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SHANGHAI—Much like China's economy, the footprint of London-based Willis Group Holdings P.L.C. in the Chinese insurance market has expanded rapidly in recent years.
In 2004, Willis entered the market through the acquisition of a 50% equity stake in Chinese insurance broker Shanghai Pudong Insurance Brokers Co. Ltd. A year later, Willis increased its stake in the venture to 51%, making it the first foreign-controlled broker in China, and renamed the venture Willis Insurance Brokers Co. Ltd. in 2007. Willis increased its equity stake to 90% in 2010 and has the largest insurance broking network and workforce of international brokers in the country, employing 350 associates throughout the country, the company says.
“China is one of Willis' greatest success stories,” said Roger Wilkinson, chairman and CEO, Willis Asia Pacific, Middle East and Africa. “With consistent double-digit annual growth, China became our largest business in Asia in 2010.”
Yet with this success comes challenges, Mr. Wilkinson said.
“The biggest challenge by far is recruiting and retaining the best people,” he said. “There is a real war for talent here; not only are we competing with other brokers and insurers who are rapidly growing in number, but as the insurance broking industry in China is only 10 years old, it is not as easy to find the right people like it is in the U.S. or the U.K., for example, where the industry is more developed.”
The talent war is but one front in a fiercely competitive landscape. Competition among insurance companies is very intense, he said, so market pricing is extremely competitive.
“Insurance prices here are generally far cheaper than those in the more developed insurance markets of the world,” Mr. Wilkinson said.
With an estimated 400 brokers operating in China, the competitive dynamic is similar for brokers.
“All the multinational brokers are here, along with some very strong pan-China brokers, regional brokers and powerful in-house brokers in large corporations,” he said. “In order to differentiate ourselves, we focus on delivering the group's global resources locally, especially in the large corporate space.”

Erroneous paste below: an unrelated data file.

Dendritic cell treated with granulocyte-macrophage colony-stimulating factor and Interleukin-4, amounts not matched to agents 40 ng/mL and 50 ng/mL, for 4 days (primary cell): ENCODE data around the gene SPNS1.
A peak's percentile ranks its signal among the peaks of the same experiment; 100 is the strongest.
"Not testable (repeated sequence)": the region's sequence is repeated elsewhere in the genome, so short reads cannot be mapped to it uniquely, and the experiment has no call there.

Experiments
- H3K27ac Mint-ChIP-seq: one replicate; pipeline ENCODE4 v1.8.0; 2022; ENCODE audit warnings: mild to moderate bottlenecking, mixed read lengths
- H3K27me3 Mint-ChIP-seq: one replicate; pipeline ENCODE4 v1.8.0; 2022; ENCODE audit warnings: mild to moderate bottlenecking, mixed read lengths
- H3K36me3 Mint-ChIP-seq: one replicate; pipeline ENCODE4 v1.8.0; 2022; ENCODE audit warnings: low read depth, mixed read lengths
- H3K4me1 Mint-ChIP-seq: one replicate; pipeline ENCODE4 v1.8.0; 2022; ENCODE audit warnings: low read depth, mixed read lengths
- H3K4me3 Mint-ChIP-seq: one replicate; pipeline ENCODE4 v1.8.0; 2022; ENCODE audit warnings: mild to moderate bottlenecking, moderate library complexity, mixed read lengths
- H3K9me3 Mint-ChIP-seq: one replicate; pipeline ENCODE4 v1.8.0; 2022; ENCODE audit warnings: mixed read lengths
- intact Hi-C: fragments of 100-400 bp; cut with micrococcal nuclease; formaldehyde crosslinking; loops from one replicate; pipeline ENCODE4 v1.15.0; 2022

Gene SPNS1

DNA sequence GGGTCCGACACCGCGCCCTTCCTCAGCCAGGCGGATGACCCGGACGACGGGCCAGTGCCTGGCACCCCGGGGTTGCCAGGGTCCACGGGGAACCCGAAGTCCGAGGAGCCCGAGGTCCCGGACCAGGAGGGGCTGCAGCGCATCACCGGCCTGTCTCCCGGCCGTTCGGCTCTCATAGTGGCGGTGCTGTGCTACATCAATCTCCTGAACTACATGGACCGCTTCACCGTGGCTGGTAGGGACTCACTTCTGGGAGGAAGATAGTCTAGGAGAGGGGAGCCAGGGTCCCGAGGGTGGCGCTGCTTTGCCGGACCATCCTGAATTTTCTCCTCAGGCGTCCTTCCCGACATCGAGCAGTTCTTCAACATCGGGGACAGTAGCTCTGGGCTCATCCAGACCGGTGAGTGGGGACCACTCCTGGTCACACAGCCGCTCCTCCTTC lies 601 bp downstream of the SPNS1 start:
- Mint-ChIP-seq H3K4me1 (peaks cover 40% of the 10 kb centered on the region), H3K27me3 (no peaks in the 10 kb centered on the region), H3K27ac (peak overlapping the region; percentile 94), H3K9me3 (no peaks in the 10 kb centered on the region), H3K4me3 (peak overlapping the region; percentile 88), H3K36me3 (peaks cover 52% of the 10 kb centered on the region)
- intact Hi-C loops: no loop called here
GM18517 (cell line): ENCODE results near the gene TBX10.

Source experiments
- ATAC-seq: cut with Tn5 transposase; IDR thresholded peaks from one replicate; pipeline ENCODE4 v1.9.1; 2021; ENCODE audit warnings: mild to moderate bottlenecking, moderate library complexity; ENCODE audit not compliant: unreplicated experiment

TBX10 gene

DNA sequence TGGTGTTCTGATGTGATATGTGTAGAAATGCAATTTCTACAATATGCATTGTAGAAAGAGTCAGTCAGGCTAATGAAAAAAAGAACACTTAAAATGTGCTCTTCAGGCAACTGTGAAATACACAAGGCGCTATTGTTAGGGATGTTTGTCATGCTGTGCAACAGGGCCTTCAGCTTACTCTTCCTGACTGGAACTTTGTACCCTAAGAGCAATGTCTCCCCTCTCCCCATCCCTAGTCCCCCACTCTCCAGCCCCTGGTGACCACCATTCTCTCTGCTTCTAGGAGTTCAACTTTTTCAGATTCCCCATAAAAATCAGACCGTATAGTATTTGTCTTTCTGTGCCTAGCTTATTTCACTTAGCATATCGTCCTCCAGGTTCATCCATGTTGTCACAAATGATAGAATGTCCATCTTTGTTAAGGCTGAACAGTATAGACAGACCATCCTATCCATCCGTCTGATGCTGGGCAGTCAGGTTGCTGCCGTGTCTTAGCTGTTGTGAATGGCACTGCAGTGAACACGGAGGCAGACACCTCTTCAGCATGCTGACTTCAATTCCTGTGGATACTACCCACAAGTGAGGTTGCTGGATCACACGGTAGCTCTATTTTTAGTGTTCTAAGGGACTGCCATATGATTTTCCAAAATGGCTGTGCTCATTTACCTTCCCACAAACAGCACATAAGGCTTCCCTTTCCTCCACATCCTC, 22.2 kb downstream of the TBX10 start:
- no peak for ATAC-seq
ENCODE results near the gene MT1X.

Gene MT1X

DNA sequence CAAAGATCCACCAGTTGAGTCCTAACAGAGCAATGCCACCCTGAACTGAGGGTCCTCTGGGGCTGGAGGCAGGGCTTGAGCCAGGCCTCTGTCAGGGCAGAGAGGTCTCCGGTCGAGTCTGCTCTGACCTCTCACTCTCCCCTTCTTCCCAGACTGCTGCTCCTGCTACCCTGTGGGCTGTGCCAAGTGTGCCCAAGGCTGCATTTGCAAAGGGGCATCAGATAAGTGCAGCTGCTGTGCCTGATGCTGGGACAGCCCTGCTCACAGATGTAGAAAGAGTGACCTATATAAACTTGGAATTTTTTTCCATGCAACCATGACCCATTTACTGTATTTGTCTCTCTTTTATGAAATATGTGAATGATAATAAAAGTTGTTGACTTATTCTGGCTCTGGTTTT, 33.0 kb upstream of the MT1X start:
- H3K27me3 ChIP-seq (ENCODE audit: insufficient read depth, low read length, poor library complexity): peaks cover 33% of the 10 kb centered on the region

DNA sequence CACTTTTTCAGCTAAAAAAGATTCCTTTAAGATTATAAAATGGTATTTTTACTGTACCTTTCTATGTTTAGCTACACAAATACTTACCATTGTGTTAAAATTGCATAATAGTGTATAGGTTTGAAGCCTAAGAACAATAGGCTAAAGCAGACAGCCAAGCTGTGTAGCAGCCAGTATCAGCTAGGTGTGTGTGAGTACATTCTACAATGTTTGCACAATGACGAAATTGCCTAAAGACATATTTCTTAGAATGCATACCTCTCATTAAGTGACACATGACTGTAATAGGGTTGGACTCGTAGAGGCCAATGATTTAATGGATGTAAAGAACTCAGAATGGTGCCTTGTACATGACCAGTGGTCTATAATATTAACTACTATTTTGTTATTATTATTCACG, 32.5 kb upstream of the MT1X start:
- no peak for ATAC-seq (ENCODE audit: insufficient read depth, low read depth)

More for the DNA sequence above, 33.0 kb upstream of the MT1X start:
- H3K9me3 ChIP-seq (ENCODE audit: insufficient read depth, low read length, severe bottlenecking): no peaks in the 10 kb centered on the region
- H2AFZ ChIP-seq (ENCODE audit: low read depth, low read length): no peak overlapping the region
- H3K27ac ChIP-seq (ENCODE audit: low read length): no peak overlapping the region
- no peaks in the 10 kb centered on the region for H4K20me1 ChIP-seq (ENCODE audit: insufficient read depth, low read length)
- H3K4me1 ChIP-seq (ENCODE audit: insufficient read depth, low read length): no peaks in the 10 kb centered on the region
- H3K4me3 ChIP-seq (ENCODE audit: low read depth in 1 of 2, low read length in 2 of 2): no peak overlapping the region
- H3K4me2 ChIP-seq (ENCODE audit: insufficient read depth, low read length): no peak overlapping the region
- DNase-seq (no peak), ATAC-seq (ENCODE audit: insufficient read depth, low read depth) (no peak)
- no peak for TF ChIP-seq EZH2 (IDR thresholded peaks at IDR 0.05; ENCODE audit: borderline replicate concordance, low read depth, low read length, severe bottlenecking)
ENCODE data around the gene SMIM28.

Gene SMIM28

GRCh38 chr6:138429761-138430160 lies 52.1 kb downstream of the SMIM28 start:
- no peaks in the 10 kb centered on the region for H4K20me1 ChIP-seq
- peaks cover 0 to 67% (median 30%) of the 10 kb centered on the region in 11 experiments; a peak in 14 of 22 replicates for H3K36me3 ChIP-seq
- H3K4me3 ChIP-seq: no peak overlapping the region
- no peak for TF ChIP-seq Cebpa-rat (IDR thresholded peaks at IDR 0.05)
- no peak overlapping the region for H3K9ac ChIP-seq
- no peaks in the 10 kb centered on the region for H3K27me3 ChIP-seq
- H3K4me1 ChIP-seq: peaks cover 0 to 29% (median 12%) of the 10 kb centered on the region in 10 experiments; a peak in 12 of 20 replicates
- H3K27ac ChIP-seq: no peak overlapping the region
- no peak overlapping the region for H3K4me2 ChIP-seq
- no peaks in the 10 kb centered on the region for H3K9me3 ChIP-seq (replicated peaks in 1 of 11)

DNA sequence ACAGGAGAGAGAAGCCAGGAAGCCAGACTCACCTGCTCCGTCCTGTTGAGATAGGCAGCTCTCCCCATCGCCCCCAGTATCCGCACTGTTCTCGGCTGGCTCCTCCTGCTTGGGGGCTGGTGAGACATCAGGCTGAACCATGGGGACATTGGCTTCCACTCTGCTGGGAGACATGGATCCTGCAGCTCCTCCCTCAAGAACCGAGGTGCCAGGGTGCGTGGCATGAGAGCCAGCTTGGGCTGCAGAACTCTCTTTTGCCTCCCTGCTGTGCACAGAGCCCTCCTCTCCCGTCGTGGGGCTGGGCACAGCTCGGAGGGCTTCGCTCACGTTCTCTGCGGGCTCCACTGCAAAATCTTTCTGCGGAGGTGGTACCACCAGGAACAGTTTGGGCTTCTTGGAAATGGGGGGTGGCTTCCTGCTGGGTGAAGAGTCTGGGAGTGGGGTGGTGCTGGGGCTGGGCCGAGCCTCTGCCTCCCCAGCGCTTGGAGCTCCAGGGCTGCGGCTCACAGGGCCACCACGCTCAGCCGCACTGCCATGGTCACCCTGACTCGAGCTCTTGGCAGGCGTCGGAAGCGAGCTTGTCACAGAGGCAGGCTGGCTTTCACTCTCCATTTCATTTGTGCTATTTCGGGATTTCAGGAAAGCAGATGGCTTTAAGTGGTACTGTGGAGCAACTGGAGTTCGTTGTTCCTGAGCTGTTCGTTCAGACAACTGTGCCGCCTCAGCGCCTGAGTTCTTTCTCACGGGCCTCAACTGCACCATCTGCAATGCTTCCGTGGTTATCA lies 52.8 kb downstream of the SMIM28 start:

China is less a singular insurance market than an amalgamation of local markets. Mr. Wilkinson said that while some areas like Shanghai are more westernized in their approach to insurance and the use of intermediaries, business practices vary widely in other regions.
“Cultural and regional differences still play a big part in the Chinese business environment,” he said. “In recognition of this fact, we have local offices in 21 of the 31 provinces and ensure that these branches are staffed by people from the region.”
While business practices may differ by region, the insurance market in China is regulated by a national entity—the China Insurance Regulatory Commission. While all policies have to be approved by the regulator, Mr. Wilkinson said the company has found the operating environment in China is generally fair and conducive to business.
“The only real downside for foreign brokers in China is that we don't have access to the full market, as we're not allowed to be handle small and lower mid-market business, which is the reserve of local brokers,” he said.
However, there are indications of further liberalization of market. In February, China announced that it would open up its mandatory third-party liability auto insurance system to foreign insurance companies.
“Motor insurance represents around 70% of the total property/casualty premium payable in China, so the opening up of this market to foreign insurers represents a huge opportunity for them. This development should drive the competition and demand for nonmotor business too, which will increase the need for brokers' services in China.”
Insuring China's growing property business holds great potential, as do policies serving the marine, construction, energy and aerospace markets, Mr. Wilkinson said. Formerly state-owned companies who haven't bought insurance in the past but are now looking at their risk management process also harbor great potential in his estimation. Insurance services catering to China's most seemingly infinite resource—its people—also represent an opportunity. In the absence of a government-funded benefits system, private companies in China are increasingly using employee benefits as a retention tool, Mr. Wilkinson said.
“The expanding population and middle class represent huge opportunities in the area of employee benefits as more people become employed,” he said.